Environmental group Greenpeace started a legal challenge to shale-gas exploration in the U.K., encouraging landowners to use trespass laws to block drilling.
Drilling horizontally under peoples land is illegal without the owner’s permission and property holders can block drilling by formally declaring their opposition, Greenpeace said.
“If someone drills under your home without permission it is a trespass,” John Sauven, the group’s executive director, said in a statement. “This case is about people explicitly declaring they do not give that permission. This will make it extremely difficult for companies to move ahead with any horizontal drilling plans.”
Greenpeace is opposed to drilling techniques that started an oil and gas production boom in the U.S., claiming they risk polluting water supplies. Exploiting shale reserves relies on a combination of drilling horizontal wells and hydraulic fracturing, the process of using a pressurized mix of water, sand and chemicals to force fuel out of rocks.
The U.K. said in June the Bowland basin, which stretches from the east to the northwest, may hold as much as 1,300 trillion cubic feet of gas. An extraction rate of 10 percent, typical in U.S. fields, will meet the country’s demand for almost 50 years. The government has encouraged explorers through lower tax rates as it tries to cut reliance on imports and reserves decline in the North Sea.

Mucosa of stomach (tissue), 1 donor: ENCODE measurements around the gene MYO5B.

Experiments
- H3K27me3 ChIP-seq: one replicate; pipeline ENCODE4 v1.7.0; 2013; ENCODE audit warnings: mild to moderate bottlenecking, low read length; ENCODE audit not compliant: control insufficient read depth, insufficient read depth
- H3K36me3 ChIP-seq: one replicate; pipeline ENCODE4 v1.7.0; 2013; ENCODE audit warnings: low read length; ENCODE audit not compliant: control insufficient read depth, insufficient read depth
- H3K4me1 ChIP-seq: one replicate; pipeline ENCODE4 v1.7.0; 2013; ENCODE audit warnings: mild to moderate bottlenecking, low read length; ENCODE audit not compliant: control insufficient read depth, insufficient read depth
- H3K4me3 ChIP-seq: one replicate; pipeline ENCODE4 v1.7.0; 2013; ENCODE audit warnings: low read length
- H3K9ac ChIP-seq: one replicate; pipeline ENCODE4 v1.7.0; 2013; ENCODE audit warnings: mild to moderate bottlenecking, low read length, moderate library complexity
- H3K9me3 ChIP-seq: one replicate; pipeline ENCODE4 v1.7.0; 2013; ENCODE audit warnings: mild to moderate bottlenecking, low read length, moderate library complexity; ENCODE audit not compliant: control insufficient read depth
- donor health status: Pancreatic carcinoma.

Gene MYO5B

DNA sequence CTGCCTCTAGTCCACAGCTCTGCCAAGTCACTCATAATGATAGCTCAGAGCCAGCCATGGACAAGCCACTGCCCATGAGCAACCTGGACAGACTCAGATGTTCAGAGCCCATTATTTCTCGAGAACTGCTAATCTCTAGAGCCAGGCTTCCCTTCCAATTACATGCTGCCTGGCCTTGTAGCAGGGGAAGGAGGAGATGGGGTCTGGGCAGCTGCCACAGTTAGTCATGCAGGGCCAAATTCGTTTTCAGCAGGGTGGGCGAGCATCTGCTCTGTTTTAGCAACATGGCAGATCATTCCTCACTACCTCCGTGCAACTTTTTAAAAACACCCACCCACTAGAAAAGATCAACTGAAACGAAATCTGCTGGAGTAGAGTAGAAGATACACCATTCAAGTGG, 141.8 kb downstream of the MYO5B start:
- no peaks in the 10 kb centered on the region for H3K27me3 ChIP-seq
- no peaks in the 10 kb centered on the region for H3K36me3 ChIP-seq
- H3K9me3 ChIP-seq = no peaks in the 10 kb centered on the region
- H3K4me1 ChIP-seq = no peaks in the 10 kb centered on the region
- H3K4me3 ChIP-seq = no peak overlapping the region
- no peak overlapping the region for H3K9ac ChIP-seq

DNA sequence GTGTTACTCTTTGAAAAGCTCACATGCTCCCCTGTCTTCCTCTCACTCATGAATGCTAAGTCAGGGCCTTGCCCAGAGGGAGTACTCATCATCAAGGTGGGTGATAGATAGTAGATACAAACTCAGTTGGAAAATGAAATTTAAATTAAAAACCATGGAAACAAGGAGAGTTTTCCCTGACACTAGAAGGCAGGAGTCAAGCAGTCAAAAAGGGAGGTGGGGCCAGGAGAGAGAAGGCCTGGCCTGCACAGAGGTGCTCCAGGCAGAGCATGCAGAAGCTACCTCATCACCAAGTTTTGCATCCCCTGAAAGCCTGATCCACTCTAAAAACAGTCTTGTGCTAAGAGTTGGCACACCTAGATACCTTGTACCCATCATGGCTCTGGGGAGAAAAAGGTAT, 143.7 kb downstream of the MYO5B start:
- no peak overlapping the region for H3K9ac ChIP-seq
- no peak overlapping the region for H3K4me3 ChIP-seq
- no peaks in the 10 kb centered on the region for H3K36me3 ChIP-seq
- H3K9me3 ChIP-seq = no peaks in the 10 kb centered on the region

“This country pioneered subsurface infrastructure,” Francis Egan, chief executive officer of Cuadrilla Resources Ltd., a shale explorer, said in a statement. “All of our existing subsurface underground rail, water, gas, telecommunications and electric development has historically succeeded in legal coexistence with surface property rights.”
IGas Energy Plc, another shale driller, said it “informs all local landowners under whose land laterals will be drilled in accordance with current law.”